Darwin included gesture and facial expressions in his definition of language, and noted that the ability to use sound to express thoughts and be understood by others was not unique to humans. Indeed, many animals have their own particular set of calls, gestures and facial expressions they use to communicate with each other. For example, with little trouble, we are able to distinguish between the tones of our pet pooch’s bark, from woofs of warning, to yelps of excitement. Although it has been documented that monkeys emit different noises that seem to convey a variety of meanings, and chimpanzees (our closest animal relatives) have been taught to use sign language, no animals have been able to produce language anywhere near the complexity of humans’ capabilities.

One theory suggests that humans initially vocalised by mimicking animal cries, and then accompanied these with gestures, such as pointing and waving in order to support or strengthen the meaning of their sounds. In the context of an early human’s existence, these vocalisations would have centred on hunting and food gathering, perhaps using particular sounds to represent the animals they were hunting — much in the way we now use ‘meow’ to represent a cat, or ‘moo’ to represent a cow.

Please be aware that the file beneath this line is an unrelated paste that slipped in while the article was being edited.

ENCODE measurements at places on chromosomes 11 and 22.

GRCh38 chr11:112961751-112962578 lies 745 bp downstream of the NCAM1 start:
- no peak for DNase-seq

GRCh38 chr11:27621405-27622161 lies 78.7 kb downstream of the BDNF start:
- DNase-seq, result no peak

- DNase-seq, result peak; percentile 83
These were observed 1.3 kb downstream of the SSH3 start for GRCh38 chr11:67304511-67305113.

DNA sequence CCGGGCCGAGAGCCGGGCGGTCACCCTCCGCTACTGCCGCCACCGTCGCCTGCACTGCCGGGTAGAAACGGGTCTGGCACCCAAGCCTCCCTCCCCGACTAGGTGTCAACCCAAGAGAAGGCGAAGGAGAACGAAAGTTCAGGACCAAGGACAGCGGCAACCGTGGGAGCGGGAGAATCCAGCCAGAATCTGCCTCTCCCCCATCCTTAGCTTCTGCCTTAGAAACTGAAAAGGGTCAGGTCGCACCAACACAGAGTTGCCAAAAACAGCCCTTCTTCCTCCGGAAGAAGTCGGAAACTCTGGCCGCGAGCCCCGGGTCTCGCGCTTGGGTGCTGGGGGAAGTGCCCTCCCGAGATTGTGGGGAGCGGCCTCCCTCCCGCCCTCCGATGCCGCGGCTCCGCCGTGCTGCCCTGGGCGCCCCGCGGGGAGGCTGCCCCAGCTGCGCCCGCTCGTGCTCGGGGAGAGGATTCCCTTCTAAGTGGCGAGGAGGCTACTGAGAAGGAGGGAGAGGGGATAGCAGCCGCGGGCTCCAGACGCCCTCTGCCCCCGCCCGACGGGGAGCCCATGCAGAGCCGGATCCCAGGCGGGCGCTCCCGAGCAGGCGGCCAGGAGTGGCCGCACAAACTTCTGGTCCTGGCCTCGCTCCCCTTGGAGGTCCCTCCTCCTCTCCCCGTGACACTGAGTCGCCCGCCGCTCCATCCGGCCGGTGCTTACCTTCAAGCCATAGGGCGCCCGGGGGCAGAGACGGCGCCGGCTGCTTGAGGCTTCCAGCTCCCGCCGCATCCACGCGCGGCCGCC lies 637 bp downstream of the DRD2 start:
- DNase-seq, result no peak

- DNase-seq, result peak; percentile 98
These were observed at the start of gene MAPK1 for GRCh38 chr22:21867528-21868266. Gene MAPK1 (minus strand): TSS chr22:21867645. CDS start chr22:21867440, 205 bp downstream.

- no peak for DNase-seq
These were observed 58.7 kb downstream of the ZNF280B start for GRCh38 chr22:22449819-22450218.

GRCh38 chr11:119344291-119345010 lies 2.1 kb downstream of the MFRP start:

An alternative view proposes that the reverse is true, and that language first began as hand gestures. Any communicative language relies on shared understanding and convention of meaning, and early human language was no different. Humans required a way to convey their thoughts to each other, and used the unique ability of hands and arms to represent spatial concepts, such as shapes and actions. For example, a manual sign might depict an object such as a tree with less ambiguity than a sound could.